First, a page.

Debate #5 Technology is a Force for Equity in Society

 

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Wow!  I can’t believe this is the last debate already!  I really enjoyed the debate on Monday evening discussing whether or not, “technology is a force for equity in society”.  Jen, Dawn and Sapna debated for the ‘agree’ side. I was also in agreement that technology helps to enhance education for students in many ways.  Some examples cited by the agree side included talk-to-text software, MOOCs, real-time video chats and many more.

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I liked the analogy of the digital divide in which the ‘can-nots’ can cross over to the ‘cans’ side but not the other way around, meaning that technology is beneficial but rarely harmful in regards to equity in society.  Usually the cost of technology is to blame for communities that don’t have access.

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They also said that technology is neither good nor bad but is used as a tool and therefore dependent on the user.  They made a strong closing remark that, “technology is a source of equity in the classroom because students can use tools to equalize abilities”. Dawn stated that digital divide should be ‘digital inclusion’ and that most importantly, educators need to model the way.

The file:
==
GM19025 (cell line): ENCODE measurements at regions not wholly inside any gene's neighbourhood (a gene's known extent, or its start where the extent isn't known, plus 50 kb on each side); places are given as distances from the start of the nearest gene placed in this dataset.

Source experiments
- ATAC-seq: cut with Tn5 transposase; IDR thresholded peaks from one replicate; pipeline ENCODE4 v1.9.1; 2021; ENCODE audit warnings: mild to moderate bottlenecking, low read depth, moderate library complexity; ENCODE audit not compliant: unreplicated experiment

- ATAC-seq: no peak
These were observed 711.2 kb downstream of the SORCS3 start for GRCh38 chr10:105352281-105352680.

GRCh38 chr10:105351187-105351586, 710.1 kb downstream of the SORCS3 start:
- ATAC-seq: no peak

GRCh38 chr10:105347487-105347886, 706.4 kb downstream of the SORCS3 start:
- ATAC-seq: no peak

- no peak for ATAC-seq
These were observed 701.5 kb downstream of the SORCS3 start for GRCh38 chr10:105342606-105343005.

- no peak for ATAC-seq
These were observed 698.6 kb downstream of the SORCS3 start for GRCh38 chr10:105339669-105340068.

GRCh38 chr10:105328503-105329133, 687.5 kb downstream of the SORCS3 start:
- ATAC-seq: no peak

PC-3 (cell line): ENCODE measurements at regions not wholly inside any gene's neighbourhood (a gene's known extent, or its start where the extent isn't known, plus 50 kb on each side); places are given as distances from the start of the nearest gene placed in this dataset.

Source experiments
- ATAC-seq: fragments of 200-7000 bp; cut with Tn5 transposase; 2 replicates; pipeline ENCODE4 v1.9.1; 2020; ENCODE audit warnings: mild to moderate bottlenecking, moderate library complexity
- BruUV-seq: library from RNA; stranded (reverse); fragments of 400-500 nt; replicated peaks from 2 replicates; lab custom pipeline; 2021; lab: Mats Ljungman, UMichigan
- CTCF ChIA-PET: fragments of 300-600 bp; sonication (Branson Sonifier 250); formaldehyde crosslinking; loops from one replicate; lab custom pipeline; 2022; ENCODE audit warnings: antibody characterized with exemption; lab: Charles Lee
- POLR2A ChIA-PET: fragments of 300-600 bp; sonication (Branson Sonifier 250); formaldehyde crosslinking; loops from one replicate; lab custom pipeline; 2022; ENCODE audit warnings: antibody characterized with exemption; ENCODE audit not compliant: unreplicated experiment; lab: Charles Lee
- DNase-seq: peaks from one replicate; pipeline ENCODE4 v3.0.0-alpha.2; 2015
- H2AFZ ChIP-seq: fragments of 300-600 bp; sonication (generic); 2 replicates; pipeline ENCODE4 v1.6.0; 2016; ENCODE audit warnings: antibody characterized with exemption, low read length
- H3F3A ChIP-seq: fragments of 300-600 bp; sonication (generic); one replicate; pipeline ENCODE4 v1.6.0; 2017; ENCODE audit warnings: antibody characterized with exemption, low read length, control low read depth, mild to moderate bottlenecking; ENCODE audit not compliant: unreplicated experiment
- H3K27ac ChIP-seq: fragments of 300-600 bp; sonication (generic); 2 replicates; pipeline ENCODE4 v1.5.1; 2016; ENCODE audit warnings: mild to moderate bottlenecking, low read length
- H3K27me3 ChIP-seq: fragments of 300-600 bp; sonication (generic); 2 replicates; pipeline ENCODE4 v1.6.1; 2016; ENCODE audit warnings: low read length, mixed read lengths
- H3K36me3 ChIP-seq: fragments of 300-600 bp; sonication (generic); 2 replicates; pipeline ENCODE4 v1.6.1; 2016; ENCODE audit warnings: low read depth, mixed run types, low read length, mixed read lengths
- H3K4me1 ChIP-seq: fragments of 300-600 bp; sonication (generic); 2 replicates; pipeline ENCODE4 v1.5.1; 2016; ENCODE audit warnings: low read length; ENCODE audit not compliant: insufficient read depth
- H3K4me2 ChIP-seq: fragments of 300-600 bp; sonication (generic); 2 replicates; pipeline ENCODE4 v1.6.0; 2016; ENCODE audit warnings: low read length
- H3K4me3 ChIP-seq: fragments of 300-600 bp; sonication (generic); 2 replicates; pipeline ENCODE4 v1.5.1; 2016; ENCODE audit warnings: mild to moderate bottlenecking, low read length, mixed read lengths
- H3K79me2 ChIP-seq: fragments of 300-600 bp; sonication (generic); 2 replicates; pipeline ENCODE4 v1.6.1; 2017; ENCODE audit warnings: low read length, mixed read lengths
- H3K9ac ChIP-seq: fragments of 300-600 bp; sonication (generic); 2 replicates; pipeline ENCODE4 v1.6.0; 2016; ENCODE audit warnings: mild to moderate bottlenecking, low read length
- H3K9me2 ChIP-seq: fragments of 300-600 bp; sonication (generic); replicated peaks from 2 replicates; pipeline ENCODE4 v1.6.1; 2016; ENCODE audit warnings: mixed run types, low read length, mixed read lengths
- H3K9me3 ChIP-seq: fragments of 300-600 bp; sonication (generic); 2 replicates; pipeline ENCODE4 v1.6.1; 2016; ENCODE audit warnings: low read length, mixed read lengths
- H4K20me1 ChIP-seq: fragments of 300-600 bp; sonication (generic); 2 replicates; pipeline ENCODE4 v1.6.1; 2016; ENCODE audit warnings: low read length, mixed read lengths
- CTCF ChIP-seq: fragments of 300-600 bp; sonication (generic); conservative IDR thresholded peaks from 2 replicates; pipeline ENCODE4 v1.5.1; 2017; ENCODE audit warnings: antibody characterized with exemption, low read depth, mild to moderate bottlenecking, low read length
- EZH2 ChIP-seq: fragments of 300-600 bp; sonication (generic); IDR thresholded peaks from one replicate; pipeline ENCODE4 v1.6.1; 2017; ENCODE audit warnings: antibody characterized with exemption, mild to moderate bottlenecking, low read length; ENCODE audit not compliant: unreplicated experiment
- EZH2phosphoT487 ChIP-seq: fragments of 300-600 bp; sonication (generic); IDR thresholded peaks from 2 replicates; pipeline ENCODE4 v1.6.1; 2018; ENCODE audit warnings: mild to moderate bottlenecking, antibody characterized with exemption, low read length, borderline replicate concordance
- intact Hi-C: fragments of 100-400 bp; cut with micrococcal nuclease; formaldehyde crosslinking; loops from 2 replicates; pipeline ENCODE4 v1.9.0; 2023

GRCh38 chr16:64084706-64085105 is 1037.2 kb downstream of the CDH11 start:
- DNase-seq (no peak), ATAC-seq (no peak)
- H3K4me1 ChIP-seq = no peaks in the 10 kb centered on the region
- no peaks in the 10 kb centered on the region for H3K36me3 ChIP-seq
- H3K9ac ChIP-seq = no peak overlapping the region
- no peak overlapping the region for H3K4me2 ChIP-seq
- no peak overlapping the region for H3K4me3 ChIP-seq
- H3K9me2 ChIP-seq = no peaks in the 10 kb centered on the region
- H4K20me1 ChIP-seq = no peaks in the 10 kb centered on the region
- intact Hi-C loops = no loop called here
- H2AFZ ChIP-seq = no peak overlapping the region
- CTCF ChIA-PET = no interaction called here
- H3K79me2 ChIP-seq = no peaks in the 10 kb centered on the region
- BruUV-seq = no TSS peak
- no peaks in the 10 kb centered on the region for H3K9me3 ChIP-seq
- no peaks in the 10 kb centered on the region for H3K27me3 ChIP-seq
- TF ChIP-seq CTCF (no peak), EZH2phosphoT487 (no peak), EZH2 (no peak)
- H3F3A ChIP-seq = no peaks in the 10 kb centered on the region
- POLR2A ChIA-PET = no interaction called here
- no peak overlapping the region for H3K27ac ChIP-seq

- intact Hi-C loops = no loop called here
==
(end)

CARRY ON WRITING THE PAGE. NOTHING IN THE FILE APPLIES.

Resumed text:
In the article, “How OER Is Boosting School Performance and Equity from the Suburbs to the Arctic”, Layla Bonnot discusses how free ‘open educational resources’ (OER) can help communities meet local needs, maximize education budgets, and ensure access to resources, in other words, it facilitates educational equity using technology.

The ‘disagree’ side which consisted of Amy and Rakan, did a valiant job of debating their side.  They discussed that technology has led to negative impacts on society in relation to;

  1. Gender Inequalityfreebasics-facebook
  2. Racial prejudice
  3. Digital Colonialism
  4. Lack of Access

They made some great points that made me pause and think!  I didn’t realize that a lot of computer programs had female voices!

I had to laugh at Jennifer’s comment that ‘SIRI’ is a female voice, and SIRI knows everything!  Checkmark!

tyra banks

 

 

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I agree that as educators, we have to try and make positive changes where we are able, especially to ensure technology is more culturally sensitive.  At Saskatchewan Polytechnic, we have a mandate to increase indigenization of all content, including the environment.  I try to incorporate ‘other ways of knowing and learning’ in classroom instruction.

Lack of equal technology access is a valid point since not everyone currently has equal access, although there are places where students can obtain access such as the library, school, a friend’s house, etc.  I did not pay for data on my son’s smartphone because there is such easy access to WiFi in the city.  It would be more challenging for rural areas where data access is hard to find.

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CIRA Canadian Internet Registry

I think this debate came down to a very similar argument as the first debate, ‘Does Technology in the Classroom Enhance Learning’, that technology is a tool and is only as good – or bad, as the person or corporation using/promoting it.

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